Rutledge's repertoire spans major works from the standard repertory to lesser-known and obscure works for the viola, particularly those for viola in unusual combinations. She also performs many of her original transcriptions of baroque compositions, including the Bach Cello Suites and Gamba Sonatas. Works composed for her include "Chimera" for Viola and Harpsichord by C.P. First and "Nudged Along on Time's Notched Stick" for Flute, Viola, and Guitar by Zae Munn. Currently a trio for flute, viola and guitar is being composed for her newly-formed ensemble, The New Opus Trio, by Jeremy Dale Roberts, and also a duo for viola and percussion by Claude Baker.
Rutledge currently serves on the executive board of the American Viola Society, and is president of the Iowa Viola Society. For six years she served as Assistant Principal Viola of the Louisville Orchestra and violist of the Ceruti Chamber Players and the Kentucky Center Chamber Players. She has also been a member of the faculty at the University of Notre Dame. Festival appearances include the Sewanee Summer Music Center, the Aspen Music Festival, the Taos School of Music, the Manitou Music Festival, the Hot Springs Music Festival, and the Interlochen Arts Camp. She is currently a member of the Fontana Festival of Music and Art ensemble and has served as faculty member at the Interlochen Arts Camp.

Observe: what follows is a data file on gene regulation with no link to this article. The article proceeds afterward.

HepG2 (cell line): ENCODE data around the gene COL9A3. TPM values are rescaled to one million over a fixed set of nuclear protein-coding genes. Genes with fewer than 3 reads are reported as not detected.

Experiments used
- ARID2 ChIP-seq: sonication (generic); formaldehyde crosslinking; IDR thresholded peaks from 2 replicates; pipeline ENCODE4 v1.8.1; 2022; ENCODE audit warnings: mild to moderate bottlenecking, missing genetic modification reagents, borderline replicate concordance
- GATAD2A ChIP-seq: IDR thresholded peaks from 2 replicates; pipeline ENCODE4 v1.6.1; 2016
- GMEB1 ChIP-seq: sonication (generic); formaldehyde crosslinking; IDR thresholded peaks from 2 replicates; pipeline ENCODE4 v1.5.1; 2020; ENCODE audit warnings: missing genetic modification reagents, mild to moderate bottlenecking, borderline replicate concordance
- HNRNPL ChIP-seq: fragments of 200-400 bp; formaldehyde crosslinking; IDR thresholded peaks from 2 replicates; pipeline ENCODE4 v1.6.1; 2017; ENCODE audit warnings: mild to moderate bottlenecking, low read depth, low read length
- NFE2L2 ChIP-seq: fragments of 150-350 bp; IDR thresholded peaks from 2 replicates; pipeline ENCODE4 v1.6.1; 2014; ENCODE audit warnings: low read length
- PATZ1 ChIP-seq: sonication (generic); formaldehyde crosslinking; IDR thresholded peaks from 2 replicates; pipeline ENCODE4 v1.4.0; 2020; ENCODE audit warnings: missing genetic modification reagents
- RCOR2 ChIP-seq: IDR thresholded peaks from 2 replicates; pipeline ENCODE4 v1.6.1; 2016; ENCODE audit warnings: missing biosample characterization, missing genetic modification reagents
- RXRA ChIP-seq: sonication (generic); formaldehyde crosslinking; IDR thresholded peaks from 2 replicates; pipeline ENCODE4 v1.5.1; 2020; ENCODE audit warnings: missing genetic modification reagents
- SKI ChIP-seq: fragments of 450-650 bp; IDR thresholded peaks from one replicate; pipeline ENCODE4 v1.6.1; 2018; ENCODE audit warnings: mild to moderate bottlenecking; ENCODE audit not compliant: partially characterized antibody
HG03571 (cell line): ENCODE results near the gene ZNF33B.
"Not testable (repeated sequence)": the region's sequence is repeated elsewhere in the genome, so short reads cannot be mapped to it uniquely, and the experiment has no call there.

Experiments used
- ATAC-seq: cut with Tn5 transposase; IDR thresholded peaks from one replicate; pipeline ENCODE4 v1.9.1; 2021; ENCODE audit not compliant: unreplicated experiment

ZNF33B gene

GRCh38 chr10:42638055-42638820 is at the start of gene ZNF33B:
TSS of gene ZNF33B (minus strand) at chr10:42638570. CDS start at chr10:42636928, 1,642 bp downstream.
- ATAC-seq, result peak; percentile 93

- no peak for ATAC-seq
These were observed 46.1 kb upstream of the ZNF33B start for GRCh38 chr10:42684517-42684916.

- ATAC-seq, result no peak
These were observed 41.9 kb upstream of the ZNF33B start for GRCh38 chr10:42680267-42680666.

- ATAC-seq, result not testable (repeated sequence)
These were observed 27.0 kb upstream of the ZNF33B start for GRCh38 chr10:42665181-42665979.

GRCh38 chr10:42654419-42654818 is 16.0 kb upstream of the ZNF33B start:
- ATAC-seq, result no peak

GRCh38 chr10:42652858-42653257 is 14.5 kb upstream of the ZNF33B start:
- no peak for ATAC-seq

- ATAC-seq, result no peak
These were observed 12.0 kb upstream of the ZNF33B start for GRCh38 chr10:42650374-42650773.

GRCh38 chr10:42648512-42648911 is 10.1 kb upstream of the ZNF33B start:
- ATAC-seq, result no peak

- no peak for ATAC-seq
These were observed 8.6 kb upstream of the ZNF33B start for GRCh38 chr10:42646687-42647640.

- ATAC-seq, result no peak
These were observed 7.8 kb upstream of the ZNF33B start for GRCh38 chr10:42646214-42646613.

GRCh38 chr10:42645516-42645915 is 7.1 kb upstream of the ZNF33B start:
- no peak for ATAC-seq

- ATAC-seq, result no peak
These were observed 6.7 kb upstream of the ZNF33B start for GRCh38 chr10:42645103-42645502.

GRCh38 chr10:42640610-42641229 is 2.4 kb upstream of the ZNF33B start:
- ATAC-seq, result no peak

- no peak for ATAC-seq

Rutledge is a graduate of the Curtis Institute of Music as a student of Karen Tuttle and Michael Tree, and the University of Iowa with William Preucil, Sr. She is also a graduate of the Interlochen Arts Academy, where she was honored as Valedictorian and recipient of a Young Artist Award. Among her many honors are Prizewinner in the Aspen Festival Viola Competition, an Indiana Arts Commission Individual Artist's Fellowship, recipient of an Eli Lilly Foundation grant for undergraduate teaching development, as well as several awards from the Institute for Scholarship in the Liberal Arts at the University of Notre Dame. Most recently she was awarded a major grant from the Arts and Humanities Initiative at the University of Iowa.